Take an old refrigerator and picture 50 pounds of it going into a landfill. That's the norm -- with refrigerator insulation containing greenhouse and ozone-depleting gases. Americans toss around nine million refrigerators and freezers annually, making for one hot environmental mess. Enter a massive machine that's turning fridges into fully reusable parts.
Extremely old fridges aren't worth reusing due to the electricity they require.
"It's the equivalent of driving a 1965 car to work," said Brian Conners, the president and chief operating officer of ARCA Advanced Processing. "You can afford the car, you can't afford to fuel it."
ARCA Advanced Processing is a joint venture between the Appliance Recycling Centers of America and General Electric, formed to achieve best-in-class appliance recycling, Conners said. Its facility in Philadelphia applies ARCA's technical recycling expertise to a stream of old appliances delivered by GE. Qualifying customers of the Home Depot and other retailers across 12 northeastern states who are buying new appliances can have their old ones removed no matter what the make or model. Those appliances come to the facility for recycling.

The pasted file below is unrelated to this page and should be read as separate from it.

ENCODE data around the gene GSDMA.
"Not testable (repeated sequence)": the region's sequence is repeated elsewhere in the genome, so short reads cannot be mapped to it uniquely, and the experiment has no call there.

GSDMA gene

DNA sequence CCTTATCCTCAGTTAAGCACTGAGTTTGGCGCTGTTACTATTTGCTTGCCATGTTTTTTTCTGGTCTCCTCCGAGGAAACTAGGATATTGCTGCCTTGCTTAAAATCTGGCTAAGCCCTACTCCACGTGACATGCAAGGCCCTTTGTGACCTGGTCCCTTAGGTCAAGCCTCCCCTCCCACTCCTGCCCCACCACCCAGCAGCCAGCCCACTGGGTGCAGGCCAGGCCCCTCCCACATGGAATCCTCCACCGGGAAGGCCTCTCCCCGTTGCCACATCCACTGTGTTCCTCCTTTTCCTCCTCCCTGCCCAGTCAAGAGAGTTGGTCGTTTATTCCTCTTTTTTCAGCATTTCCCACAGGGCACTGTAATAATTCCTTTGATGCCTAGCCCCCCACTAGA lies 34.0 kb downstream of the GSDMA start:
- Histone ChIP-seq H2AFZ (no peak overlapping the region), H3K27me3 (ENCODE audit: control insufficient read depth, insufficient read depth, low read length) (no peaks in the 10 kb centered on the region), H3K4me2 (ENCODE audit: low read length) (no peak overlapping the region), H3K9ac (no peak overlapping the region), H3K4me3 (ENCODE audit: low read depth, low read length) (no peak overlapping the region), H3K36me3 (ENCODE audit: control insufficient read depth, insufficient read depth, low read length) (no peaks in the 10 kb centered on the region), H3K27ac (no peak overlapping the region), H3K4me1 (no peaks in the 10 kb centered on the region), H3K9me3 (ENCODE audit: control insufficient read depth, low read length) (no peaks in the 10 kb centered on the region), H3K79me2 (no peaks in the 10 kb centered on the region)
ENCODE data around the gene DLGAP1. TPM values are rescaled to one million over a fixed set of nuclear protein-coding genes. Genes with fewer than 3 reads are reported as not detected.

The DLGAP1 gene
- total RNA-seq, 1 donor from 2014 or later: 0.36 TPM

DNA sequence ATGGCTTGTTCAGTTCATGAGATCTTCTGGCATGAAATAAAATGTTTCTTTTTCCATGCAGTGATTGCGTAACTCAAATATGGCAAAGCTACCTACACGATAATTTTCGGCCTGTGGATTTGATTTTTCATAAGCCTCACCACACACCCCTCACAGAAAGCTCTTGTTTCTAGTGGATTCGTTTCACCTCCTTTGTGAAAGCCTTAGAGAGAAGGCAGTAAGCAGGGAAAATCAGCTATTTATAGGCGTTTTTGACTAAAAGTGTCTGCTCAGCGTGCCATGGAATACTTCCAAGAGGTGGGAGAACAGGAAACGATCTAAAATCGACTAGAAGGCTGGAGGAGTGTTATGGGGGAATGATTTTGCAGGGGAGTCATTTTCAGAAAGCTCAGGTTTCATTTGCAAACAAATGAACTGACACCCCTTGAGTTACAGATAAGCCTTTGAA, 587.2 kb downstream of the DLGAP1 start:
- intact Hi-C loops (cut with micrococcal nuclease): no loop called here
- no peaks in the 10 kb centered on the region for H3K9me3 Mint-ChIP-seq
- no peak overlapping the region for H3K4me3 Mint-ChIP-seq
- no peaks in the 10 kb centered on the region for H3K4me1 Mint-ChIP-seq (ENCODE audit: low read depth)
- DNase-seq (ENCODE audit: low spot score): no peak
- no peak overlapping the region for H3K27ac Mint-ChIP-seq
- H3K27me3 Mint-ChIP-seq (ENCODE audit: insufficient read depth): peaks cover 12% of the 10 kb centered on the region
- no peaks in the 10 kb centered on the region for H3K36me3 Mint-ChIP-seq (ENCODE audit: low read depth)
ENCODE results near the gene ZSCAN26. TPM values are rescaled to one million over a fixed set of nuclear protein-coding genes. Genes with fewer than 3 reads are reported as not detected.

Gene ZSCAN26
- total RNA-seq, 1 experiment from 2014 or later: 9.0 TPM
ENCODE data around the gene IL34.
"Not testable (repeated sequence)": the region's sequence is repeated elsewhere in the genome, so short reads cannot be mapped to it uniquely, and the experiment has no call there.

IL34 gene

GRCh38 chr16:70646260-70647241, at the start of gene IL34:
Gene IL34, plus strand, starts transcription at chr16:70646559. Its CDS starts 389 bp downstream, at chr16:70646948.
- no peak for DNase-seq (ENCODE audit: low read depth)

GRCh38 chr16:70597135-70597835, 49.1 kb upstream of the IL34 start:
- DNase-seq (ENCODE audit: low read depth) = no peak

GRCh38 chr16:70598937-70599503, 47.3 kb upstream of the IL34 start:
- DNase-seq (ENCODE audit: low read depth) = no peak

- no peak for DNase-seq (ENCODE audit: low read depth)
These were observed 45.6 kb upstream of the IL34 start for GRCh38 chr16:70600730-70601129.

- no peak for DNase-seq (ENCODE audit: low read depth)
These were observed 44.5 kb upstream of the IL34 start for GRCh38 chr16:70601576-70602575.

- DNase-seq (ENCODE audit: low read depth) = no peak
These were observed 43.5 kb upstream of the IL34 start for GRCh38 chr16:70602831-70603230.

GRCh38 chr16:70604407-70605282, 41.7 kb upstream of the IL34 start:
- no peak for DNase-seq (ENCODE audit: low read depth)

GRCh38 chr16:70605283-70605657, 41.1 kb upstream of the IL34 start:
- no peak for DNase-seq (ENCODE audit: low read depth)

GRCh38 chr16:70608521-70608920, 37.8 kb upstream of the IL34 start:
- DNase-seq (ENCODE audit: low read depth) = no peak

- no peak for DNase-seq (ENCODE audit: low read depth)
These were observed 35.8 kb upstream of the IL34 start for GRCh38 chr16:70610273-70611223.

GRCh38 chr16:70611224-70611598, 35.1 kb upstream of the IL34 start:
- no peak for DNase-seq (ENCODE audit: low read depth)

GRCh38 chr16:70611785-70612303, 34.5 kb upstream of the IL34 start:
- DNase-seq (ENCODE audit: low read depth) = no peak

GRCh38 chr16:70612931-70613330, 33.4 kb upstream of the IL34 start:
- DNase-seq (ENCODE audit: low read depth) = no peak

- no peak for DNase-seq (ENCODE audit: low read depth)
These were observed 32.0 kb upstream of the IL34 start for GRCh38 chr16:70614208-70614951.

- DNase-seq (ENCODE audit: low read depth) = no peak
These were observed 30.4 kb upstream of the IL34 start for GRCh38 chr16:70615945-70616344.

The 40-foot-tall refrigerator shredding machine, built by the Austrian company UNTHA Recycling Technology, is the only one of its size in the U.S. It began chewing up fridges last year in a process Conners compared to a large paper shredder.
First, the shelves are removed by hand, the electrical cord cut out, and both oil and refrigerant recovered. Then the appliance goes into an enormous vacuum-sealed chamber where sharp knives tear it apart. Finally, all the shredded components get mechanically separated.
"We use air to get the foam off, we use magnets to get the steel off, and we use something called 'eddy current separators' to get the aluminum off," Conners said.
Steel pieces go to a mill, while aluminum and copper go to a company that turns them into motorcycle engines. Pelletized foam gets sent to a cement manufacturer, where it's used as fuel for the kiln.
The efficient URT machine can reduce one refrigerator to inch-and-a-half pieces in about 50 seconds, according to GE Reports. Only about 5 percent of the refrigerator insulation foam ends up as dust on the floor that can't be recovered. Compare that to the industry average, which Conners said is about 35 percent going into landfills.
Since it was installed at ARCA Advanced Processing a year ago, the shredding machine has processed 100,000 refrigerators and freezers. Conners said he'd like to see the process to go national.
"Our goal is to do zero-landfill appliance recycling," he said. "We've gotten more than halfway to our goal by using this URT equipment."